So the answer is to not build 'outwards' off of the surface, build one row of treads with a vertical sketch, extrude to get one row of treads in the width direction; and pattern/array along the same profile you used to loft/sweep the tire profile. If you need to curve the treads in the width direction of the tire at the edges, modify the initial sketch to curve with the tire edges in the width and vertical directions.

 

Hopes this helps, if you need to see screenshots let me know, but I would have to load up solidworks again at home and I would rather avoid this.

 

Adam.

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Guest ChrisDuncan
Something like this...

 

 

This is what I have so far:

 

I think you might want to pick something a little less complex, SW is probably going to lock up with that much detail. If you look close at that pattern there are 3 or 4 different sized blocks in each row, 3 or 4 different rows, each block is complex, and then the sipes on top of that.

 

That said I think the only way to do this would be with "wrap", closed sketch onto a face. Either calculate/measure the perimeter and draw the sketch that length or draw one section, wrap to face, and then a circular pattern. Again calculating the pattern to fit the circumference.

 

On the taper on the sidewall maybe taper the sidewall fatter/thicker towards the rim, cut the pattern , then slice off the sidewall taper. the cut will follow the taper and the cut will look tapered when the sidewall is uniform thickness towards the rim.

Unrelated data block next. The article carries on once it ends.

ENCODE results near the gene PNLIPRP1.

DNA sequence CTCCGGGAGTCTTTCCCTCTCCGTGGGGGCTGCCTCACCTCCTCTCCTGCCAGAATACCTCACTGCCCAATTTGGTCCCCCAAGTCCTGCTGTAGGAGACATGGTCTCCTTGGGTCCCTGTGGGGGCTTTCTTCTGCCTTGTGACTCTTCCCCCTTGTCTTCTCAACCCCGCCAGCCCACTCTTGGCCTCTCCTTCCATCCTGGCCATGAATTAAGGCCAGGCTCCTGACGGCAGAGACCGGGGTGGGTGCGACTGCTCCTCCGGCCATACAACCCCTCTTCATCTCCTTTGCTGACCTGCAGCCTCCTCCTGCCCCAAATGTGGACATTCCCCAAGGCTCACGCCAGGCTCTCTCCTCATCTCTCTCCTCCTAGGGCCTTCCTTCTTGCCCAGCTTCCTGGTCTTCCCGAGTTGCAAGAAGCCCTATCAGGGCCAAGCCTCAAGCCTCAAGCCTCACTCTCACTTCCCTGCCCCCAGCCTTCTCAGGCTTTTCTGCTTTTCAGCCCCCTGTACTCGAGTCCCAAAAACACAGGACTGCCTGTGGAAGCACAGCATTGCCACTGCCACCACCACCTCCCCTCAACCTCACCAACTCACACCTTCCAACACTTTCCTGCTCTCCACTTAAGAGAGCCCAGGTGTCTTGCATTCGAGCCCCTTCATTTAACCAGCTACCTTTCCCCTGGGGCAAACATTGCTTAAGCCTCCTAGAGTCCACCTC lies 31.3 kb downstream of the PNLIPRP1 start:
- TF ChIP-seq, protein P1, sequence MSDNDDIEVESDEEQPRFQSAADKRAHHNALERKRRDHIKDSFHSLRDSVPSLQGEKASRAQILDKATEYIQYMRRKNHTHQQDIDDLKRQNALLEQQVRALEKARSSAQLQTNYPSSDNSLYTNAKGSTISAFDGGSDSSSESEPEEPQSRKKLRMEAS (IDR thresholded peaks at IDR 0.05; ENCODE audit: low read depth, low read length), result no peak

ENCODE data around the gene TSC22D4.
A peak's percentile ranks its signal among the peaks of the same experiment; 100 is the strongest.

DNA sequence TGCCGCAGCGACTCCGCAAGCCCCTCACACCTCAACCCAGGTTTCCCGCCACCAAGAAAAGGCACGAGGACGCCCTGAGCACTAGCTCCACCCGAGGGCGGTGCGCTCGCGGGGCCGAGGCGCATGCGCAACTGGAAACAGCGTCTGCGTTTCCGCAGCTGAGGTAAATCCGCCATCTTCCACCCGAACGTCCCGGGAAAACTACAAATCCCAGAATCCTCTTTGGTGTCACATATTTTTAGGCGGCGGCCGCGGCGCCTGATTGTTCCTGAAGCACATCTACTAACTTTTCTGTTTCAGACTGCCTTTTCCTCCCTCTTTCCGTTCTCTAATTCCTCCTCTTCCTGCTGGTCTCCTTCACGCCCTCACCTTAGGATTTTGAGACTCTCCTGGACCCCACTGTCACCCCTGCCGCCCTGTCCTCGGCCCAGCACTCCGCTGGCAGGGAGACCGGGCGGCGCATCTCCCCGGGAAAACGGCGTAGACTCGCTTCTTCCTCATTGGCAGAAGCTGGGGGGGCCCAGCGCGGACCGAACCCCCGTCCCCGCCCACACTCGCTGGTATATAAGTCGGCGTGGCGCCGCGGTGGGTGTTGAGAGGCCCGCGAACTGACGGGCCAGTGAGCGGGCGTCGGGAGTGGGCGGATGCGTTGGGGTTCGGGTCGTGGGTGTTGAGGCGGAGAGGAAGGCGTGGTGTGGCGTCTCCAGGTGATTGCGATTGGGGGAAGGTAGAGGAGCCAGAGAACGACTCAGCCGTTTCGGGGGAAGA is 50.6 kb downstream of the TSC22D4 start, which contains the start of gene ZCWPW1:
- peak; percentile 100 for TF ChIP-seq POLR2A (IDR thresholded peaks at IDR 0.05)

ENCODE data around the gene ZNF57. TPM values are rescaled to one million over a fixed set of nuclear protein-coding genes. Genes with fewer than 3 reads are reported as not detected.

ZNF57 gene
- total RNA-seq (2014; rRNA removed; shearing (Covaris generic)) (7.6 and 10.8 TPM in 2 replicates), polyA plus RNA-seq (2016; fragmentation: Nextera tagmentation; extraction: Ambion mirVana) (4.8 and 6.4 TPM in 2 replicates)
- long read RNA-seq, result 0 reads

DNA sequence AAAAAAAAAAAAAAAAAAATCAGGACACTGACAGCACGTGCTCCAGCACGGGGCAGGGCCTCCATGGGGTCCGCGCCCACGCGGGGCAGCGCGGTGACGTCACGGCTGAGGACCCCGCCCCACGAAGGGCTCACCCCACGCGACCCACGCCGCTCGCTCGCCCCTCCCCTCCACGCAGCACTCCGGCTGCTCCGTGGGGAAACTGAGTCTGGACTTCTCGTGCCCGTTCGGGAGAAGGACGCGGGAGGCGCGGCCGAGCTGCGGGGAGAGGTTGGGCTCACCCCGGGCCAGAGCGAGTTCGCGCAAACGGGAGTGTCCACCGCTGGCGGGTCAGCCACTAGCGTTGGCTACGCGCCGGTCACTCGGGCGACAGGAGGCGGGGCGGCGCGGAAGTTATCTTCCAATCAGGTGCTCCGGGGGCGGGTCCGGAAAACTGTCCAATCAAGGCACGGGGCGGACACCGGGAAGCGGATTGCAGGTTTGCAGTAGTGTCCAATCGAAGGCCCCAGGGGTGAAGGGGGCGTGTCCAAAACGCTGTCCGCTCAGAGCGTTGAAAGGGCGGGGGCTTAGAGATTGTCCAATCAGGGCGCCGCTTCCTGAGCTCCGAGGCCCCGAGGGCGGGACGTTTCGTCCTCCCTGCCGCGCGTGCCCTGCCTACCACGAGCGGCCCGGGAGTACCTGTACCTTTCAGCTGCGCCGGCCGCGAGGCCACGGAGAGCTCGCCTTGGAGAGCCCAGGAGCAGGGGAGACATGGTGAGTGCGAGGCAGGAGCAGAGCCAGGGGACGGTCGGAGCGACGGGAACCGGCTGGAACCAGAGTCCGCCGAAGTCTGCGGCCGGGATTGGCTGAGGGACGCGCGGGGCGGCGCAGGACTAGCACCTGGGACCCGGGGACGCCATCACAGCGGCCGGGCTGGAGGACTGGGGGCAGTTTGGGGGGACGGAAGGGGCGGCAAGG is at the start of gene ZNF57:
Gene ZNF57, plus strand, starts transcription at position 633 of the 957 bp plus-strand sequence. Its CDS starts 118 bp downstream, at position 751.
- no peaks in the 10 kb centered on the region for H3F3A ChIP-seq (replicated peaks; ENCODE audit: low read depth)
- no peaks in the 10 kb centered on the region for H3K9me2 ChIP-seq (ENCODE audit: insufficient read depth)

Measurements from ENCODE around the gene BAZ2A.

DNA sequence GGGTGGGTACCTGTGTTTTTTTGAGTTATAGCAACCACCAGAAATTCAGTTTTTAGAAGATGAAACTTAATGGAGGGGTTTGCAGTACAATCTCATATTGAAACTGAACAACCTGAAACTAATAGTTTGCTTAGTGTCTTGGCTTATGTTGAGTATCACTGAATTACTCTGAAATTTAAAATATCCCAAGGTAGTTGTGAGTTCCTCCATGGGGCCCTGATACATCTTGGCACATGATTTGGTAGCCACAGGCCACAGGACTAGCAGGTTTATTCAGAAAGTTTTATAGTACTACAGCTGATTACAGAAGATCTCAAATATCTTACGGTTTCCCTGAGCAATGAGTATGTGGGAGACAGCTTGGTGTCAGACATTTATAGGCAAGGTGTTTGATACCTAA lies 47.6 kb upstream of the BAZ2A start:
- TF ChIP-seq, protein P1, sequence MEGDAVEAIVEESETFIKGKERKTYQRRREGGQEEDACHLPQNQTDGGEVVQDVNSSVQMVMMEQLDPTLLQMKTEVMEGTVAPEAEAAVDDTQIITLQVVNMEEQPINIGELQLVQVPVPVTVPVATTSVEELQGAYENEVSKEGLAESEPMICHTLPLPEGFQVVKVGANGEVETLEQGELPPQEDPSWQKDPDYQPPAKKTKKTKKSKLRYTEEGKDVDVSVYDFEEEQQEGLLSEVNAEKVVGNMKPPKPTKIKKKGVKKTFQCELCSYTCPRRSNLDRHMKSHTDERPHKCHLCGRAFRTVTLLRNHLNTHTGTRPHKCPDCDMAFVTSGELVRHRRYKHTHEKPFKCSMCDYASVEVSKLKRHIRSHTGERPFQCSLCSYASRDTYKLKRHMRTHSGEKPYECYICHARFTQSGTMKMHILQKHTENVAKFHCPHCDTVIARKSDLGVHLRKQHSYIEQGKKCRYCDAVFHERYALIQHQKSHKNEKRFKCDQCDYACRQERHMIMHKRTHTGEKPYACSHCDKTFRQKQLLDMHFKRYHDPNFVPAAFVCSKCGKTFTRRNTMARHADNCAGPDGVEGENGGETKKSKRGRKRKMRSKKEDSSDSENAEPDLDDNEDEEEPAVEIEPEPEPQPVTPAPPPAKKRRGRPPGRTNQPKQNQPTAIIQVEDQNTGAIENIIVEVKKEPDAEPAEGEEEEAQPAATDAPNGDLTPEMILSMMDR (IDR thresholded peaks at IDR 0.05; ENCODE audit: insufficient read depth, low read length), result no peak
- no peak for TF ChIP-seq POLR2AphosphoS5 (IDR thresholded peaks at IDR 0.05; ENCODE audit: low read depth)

Also you need to try to get the tire surface to be just one face using a spline in your profile/rotate sketch of the tire body. Wrap will only go to one face at a time.

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Guest vjatmiko

not sure with solidwork, but catia or master cam would have been alot easier..

i had this kinda problems once ages ago.. ended up using catia or master cam though

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Guest ChrisDuncan
I'm having trouble creating the pattern of the rubber in the tyre for a car I'm building.

 

Everyone seems to be posting rim tutorials, but not how to create the actual tyre.

 

My tyre is a revolve or a spline profile.

 

This presents me with some trouble, as SolidWorks refuses to project sketches across more than one face.

 

Can anyone give me some tips or show me some examples of how they build their tyres?

 

 

I asked this guy (from another post in this same section) how he did it, (no answer yet), looks like a photo overlay

 

Solidworks Tire

 

post-16124-1226236041.jpg

 

Dohh, nevermind, he's already posted to this thread, so apparently "mapping" is photo overlay, I only have the basic SW it doesn't allow photo mapping.

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Thank you for all your tips. Some of the pitfalls I'd already encountered was mentioned, and some of the strategies I thought of as well. Since my time is short, I chose to simply etch four lines into the tyre, like really, really old school style and leave it at that. The rims already have a lot of detail, while the car is pretty minimalistic, so I didn't want the wheels to distract the viewer too much.

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Guest under-dog

Here try this. This is how I would do it. I have actualy been thinking about it lately as well.

 

I concentrated on the technique alone so my pattern doesnt match but you get the idea. Just work out a pattern that you like ant that meets up with its other end.......

under_dog_tire_tread.zip